15-year-old skater dreams big

China Daily (Canada) - - FRONT PAGE - By LIA ZHU in San Fran­cisco li­azhu@chinadailyusa.com

Karen Chen, the 15-yearold bronze medal­ist from last month’s US Fig­ure Skat­ing Cham­pi­onships, is ex­cited about the com­ing trip to the Ju­nior World Cham­pi­onships in Es­to­nia in three weeks.

But her ul­ti­mate goal is the Win­ter Olympic Games in three years. “I hope I can win a medal there. Gold would be the best,” she said in an in­ter­view on Tues­day. “But it’s an honor to just par­tic­i­pate.”

The Chi­nese-Amer­i­can girl, con­sid­ered a fu­ture star of US fig­ure skat­ing, said she re­al­ized her pas­sion and love for sports at age 6. “It’s a small com­pe­ti­tion, but I felt so happy on ice, not just fun, but very happy,” she said.

Her mother, Hsi­uhui Tseng, also re­mem­bered how happy her daugh­ter was when she stepped onto the ice and danced in front of peo­ple.

“She was a shy girl, but we were sur­prised that she was not shy at all on ice, Tseng said. “She was so care­free and con­fi­dent.”

From then on, Karen’s par­ents sent her to train un­der pro­fes­sional coaches, though they did not pre­pare her to be the next skat­ing queen of Amer­ica.

“We took her to skate for fun when she was 4 and she told us she liked it,” Tseng said.

Karen is now train­ing in South­ern Cal­i­for­nia’s River­side, far from her home in Hay­ward, be­cause the River­side ice rink al­lows her to prac­tice both morn­ing and af­ter­noon.

She now spends 1.5 hours in the morn­ing ses­sion and an­other 1.5 hours in the af­ter­noon prac­tic­ing jumps. The au­di­ence was im­pressed by her triple jumps in last month’s cham­pi­onships.

“I am very happy and ex­cited,” Karen said. “I hadn’t ex­pected the bronze medal.”

She is hop­ing to im­prove on her per­for­mance in next month’s ju­nior world cham­pi­onships. “But it’s go­ing to be tough,” she added, as she will com­pete against some other big jumpers there.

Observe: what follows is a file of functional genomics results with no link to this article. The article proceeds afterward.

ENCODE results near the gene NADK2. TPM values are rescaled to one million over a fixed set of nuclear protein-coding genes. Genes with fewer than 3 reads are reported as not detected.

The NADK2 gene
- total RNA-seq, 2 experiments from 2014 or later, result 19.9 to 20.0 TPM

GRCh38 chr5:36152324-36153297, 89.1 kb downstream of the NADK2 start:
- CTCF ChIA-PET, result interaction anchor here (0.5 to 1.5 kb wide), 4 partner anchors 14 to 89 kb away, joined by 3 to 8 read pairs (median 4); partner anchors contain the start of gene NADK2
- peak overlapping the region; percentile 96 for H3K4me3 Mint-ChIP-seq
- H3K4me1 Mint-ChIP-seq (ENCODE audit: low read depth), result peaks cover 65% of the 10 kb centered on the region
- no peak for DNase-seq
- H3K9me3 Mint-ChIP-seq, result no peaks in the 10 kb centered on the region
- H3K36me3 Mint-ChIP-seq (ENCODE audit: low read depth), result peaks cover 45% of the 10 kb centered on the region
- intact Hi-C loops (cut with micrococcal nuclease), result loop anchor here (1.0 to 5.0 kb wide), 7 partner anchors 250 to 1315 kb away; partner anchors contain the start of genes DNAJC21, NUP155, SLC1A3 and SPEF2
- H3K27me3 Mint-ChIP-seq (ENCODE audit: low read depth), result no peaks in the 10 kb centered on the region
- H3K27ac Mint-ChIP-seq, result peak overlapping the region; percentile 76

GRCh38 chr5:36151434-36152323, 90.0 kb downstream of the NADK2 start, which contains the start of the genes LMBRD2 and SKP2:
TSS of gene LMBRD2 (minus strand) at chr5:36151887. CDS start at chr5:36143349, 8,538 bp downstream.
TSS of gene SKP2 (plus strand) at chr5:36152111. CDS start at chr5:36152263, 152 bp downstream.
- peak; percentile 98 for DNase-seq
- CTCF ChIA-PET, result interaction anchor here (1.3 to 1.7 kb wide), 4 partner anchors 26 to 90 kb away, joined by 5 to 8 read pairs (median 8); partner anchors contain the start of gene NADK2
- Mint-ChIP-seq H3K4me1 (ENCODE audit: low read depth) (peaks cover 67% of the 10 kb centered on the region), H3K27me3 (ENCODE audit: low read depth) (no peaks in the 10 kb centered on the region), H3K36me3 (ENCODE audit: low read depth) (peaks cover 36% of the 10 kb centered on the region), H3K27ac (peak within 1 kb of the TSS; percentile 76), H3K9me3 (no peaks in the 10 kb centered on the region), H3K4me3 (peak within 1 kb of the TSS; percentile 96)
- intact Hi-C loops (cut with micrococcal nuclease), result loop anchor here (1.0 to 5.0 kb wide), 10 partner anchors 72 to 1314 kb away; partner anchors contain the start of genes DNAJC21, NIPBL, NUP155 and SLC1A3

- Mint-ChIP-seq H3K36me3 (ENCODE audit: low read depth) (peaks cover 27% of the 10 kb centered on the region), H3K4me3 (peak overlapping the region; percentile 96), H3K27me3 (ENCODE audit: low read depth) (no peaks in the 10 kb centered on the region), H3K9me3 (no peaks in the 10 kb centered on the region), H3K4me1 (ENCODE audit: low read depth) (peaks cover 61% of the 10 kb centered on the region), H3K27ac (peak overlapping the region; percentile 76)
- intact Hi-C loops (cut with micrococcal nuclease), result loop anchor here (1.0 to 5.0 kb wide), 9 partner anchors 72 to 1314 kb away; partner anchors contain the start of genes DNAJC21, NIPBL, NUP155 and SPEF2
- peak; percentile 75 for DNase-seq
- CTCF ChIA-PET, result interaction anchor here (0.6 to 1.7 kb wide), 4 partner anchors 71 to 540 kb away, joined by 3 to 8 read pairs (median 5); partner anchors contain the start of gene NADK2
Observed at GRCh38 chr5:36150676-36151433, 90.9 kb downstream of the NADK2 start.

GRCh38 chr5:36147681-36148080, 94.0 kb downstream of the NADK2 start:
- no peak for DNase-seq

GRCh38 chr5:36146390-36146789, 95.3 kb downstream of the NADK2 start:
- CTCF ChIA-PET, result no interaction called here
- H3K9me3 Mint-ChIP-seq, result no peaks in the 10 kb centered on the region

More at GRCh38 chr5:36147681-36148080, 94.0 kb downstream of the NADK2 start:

Young as she is, Karen has been skat­ing for 11 years and ob­tained much ex­pe­ri­ence in re­gional and na­tional com­pe­ti­tions. In 2012, she won the US Novice Ladies ti­tle at na­tion­als. It’s ex­pected that she can build her rep­u­ta­tion in front of in­ter­na­tional judges in Es­to­nia next month.

In or­der to con­cen­trate on skat­ing, Karen has been at­tend­ing an on­line public school since the sixth grade, which pro­vides a more flex­i­ble sched­ule. “Although I miss my school life and friends, the on­line sched­ule is more ef­fi­cient for me,” she said.

Un­like many Chi­nese par­ents who em­pha­size their chil­dren’s aca­demic per­for­mance, Karen’s par­ents, both en­gi­neers, try their best to sup­port their chil­dren in ful­fill­ing their dreams.

The mother chooses to work at home so she can travel with Karen and her younger brother Jef­frey, who also skates.

“I thought of ask­ing her to give up af­ter she broke her an­kle dur­ing prac­tice,” Tseng ad­mit­ted. “But she is very determined, so we de­cided to give her the best sup­port that we can.”

Karen’s sup­port comes not only from her fam­ily, but also from 1992 Olympic cham­pion Kristi Ya­m­aguchi, who was born in Hay­ward and who has been some­thing of a men­tor to Karen af­ter the girl’s coach in­tro­duced them in 2012. Karen also has been a re­cip­i­ent of Ya­m­aguchi’s Al­ways Striv­ing schol­ar­ship.

A shin­ing star her­self, Karen has ad­mir­ers. On her web­site, young girls left such mes­sages as, “My goal is to be just like you.”

She replied: “Fol­low our hearts, work hard, work smart and we can all achieve our goals.”


Karen Chen with the bronze medal she won at the US Fig­ure Skat­ing Cham­pi­onships, held on Jan 17-25 in Greens­boro, North Carolina.

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